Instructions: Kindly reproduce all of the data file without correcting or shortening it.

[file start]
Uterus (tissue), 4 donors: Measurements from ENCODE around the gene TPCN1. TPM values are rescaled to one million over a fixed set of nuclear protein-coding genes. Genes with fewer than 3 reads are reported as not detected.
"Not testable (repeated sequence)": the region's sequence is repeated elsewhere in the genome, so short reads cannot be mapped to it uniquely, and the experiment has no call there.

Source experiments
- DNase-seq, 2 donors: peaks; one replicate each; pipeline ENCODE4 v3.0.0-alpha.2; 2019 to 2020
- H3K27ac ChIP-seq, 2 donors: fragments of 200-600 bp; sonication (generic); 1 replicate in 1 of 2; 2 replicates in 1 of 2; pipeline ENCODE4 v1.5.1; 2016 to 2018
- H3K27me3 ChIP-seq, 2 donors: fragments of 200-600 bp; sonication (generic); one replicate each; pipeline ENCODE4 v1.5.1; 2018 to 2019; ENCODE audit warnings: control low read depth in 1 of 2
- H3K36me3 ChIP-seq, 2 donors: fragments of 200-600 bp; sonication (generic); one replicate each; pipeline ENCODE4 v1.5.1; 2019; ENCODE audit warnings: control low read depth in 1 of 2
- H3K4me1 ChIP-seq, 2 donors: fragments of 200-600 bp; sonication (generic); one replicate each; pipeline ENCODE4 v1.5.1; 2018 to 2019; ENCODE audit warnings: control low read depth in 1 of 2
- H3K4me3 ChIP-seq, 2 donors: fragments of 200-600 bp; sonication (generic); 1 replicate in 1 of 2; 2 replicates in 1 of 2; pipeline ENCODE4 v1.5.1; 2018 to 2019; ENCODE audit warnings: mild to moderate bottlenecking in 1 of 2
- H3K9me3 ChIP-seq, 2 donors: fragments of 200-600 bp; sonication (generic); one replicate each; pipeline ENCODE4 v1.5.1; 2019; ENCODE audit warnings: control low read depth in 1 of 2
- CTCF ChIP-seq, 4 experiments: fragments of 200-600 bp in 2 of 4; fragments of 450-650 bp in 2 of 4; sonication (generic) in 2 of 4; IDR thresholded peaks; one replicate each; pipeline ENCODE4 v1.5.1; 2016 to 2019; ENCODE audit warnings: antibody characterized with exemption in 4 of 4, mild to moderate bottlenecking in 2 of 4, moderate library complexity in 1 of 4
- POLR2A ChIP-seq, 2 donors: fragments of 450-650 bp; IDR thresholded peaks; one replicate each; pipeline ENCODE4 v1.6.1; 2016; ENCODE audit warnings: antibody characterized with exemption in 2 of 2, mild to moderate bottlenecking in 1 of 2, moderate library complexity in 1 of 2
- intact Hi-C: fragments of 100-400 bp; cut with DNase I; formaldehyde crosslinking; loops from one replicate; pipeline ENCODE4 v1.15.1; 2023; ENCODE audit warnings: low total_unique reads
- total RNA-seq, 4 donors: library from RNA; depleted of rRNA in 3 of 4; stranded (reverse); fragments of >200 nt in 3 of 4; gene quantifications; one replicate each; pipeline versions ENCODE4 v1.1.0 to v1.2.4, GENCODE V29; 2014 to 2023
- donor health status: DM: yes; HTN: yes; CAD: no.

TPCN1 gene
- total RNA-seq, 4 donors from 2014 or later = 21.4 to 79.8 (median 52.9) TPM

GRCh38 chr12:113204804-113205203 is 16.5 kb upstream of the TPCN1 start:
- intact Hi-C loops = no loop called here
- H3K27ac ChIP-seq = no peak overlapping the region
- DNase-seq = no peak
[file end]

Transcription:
Uterus (tissue), 4 donors: Measurements from ENCODE around the gene TPCN1. TPM values are rescaled to one million over a fixed set of nuclear protein-coding genes. Genes with fewer than 3 reads are reported as not detected.
"Not testable (repeated sequence)": the region's sequence is repeated elsewhere in the genome, so short reads cannot be mapped to it uniquely, and the experiment has no call there.

Source experiments
- DNase-seq, 2 donors: peaks; one replicate each; pipeline ENCODE4 v3.0.0-alpha.2; 2019 to 2020
- H3K27ac ChIP-seq, 2 donors: fragments of 200-600 bp; sonication (generic); 1 replicate in 1 of 2; 2 replicates in 1 of 2; pipeline ENCODE4 v1.5.1; 2016 to 2018
- H3K27me3 ChIP-seq, 2 donors: fragments of 200-600 bp; sonication (generic); one replicate each; pipeline ENCODE4 v1.5.1; 2018 to 2019; ENCODE audit warnings: control low read depth in 1 of 2
- H3K36me3 ChIP-seq, 2 donors: fragments of 200-600 bp; sonication (generic); one replicate each; pipeline ENCODE4 v1.5.1; 2019; ENCODE audit warnings: control low read depth in 1 of 2
- H3K4me1 ChIP-seq, 2 donors: fragments of 200-600 bp; sonication (generic); one replicate each; pipeline ENCODE4 v1.5.1; 2018 to 2019; ENCODE audit warnings: control low read depth in 1 of 2
- H3K4me3 ChIP-seq, 2 donors: fragments of 200-600 bp; sonication (generic); 1 replicate in 1 of 2; 2 replicates in 1 of 2; pipeline ENCODE4 v1.5.1; 2018 to 2019; ENCODE audit warnings: mild to moderate bottlenecking in 1 of 2
- H3K9me3 ChIP-seq, 2 donors: fragments of 200-600 bp; sonication (generic); one replicate each; pipeline ENCODE4 v1.5.1; 2019; ENCODE audit warnings: control low read depth in 1 of 2
- CTCF ChIP-seq, 4 experiments: fragments of 200-600 bp in 2 of 4; fragments of 450-650 bp in 2 of 4; sonication (generic) in 2 of 4; IDR thresholded peaks; one replicate each; pipeline ENCODE4 v1.5.1; 2016 to 2019; ENCODE audit warnings: antibody characterized with exemption in 4 of 4, mild to moderate bottlenecking in 2 of 4, moderate library complexity in 1 of 4
- POLR2A ChIP-seq, 2 donors: fragments of 450-650 bp; IDR thresholded peaks; one replicate each; pipeline ENCODE4 v1.6.1; 2016; ENCODE audit warnings: antibody characterized with exemption in 2 of 2, mild to moderate bottlenecking in 1 of 2, moderate library complexity in 1 of 2
- intact Hi-C: fragments of 100-400 bp; cut with DNase I; formaldehyde crosslinking; loops from one replicate; pipeline ENCODE4 v1.15.1; 2023; ENCODE audit warnings: low total_unique reads
- total RNA-seq, 4 donors: library from RNA; depleted of rRNA in 3 of 4; stranded (reverse); fragments of >200 nt in 3 of 4; gene quantifications; one replicate each; pipeline versions ENCODE4 v1.1.0 to v1.2.4, GENCODE V29; 2014 to 2023
- donor health status: DM: yes; HTN: yes; CAD: no.

TPCN1 gene
- total RNA-seq, 4 donors from 2014 or later = 21.4 to 79.8 (median 52.9) TPM

GRCh38 chr12:113204804-113205203 is 16.5 kb upstream of the TPCN1 start:
- intact Hi-C loops = no loop called here
- H3K27ac ChIP-seq = no peak overlapping the region
- DNase-seq = no peak